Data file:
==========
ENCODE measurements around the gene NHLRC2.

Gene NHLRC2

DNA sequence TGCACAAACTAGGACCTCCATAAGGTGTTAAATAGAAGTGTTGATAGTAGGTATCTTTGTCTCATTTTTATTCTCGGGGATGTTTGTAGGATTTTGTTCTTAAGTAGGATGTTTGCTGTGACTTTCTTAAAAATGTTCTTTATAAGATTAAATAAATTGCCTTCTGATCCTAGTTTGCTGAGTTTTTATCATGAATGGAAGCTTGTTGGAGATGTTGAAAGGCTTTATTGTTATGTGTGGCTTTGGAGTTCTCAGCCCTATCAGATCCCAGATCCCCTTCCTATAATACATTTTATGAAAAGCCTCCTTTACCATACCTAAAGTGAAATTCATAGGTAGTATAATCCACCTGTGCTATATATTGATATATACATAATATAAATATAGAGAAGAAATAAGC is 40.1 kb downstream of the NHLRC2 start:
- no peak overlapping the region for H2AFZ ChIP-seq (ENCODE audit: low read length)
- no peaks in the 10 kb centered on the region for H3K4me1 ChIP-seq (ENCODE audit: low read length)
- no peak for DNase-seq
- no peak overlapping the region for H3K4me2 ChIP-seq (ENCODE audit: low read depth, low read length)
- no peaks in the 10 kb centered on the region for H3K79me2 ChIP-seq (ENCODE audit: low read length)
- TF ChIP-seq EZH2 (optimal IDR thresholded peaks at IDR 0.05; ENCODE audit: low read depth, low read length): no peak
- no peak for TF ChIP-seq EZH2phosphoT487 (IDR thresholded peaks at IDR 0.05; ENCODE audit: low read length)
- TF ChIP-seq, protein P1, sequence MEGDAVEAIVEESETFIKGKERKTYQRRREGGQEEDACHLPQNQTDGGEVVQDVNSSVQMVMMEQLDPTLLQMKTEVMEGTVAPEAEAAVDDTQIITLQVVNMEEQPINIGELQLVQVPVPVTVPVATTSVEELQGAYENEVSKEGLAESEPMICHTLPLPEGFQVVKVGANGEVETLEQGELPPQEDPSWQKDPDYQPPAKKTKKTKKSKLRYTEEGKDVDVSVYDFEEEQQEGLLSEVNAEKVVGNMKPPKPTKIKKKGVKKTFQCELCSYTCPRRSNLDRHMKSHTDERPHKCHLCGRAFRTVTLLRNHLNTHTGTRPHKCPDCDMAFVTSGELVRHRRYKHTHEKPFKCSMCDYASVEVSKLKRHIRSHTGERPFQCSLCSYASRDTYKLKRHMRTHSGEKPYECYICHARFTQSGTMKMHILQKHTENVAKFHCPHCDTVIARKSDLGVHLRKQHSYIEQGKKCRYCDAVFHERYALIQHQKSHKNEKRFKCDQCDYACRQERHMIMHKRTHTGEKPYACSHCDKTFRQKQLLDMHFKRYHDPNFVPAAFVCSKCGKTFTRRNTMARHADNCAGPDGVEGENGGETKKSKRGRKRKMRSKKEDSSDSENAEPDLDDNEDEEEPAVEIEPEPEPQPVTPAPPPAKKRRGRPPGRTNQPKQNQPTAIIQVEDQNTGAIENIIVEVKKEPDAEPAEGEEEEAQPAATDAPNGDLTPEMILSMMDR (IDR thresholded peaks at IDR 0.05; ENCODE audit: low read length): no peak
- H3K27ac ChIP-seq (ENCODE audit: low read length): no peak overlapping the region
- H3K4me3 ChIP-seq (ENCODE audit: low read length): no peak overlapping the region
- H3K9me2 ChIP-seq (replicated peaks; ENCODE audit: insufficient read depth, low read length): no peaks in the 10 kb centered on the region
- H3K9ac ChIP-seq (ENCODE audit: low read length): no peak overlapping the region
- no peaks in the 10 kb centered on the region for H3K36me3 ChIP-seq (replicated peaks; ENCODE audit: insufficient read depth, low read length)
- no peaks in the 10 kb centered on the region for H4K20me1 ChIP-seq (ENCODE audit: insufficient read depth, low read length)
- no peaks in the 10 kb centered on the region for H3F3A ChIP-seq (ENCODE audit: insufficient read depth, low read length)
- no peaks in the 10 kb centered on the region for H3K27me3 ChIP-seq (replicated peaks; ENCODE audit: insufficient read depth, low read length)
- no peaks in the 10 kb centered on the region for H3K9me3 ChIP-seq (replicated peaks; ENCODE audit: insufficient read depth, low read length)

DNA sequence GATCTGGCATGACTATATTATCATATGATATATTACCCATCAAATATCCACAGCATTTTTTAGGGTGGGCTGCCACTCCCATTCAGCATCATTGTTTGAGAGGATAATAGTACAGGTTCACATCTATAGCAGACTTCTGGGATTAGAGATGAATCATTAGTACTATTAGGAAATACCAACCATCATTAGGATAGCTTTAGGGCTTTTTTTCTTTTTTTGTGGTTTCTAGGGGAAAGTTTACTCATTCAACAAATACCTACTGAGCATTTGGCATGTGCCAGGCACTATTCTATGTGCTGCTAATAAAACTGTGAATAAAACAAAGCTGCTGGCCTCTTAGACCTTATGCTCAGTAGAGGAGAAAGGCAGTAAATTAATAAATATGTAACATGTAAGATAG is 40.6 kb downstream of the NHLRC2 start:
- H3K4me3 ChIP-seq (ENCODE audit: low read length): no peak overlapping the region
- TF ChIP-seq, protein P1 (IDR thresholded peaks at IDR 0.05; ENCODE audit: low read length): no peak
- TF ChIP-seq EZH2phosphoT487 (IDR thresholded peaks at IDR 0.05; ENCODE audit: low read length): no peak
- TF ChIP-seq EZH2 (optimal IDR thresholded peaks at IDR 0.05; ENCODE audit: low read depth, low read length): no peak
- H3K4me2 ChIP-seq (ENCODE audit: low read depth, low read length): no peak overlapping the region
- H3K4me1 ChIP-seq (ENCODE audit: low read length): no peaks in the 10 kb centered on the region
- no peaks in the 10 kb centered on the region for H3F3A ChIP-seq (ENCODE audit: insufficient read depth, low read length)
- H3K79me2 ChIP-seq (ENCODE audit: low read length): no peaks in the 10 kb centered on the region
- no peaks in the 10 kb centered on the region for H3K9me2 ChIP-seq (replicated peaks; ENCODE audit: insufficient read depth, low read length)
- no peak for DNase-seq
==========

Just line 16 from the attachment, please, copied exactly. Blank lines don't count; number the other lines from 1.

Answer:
- no peaks in the 10 kb centered on the region for H3K36me3 ChIP-seq (replicated peaks; ENCODE audit: insufficient read depth, low read length)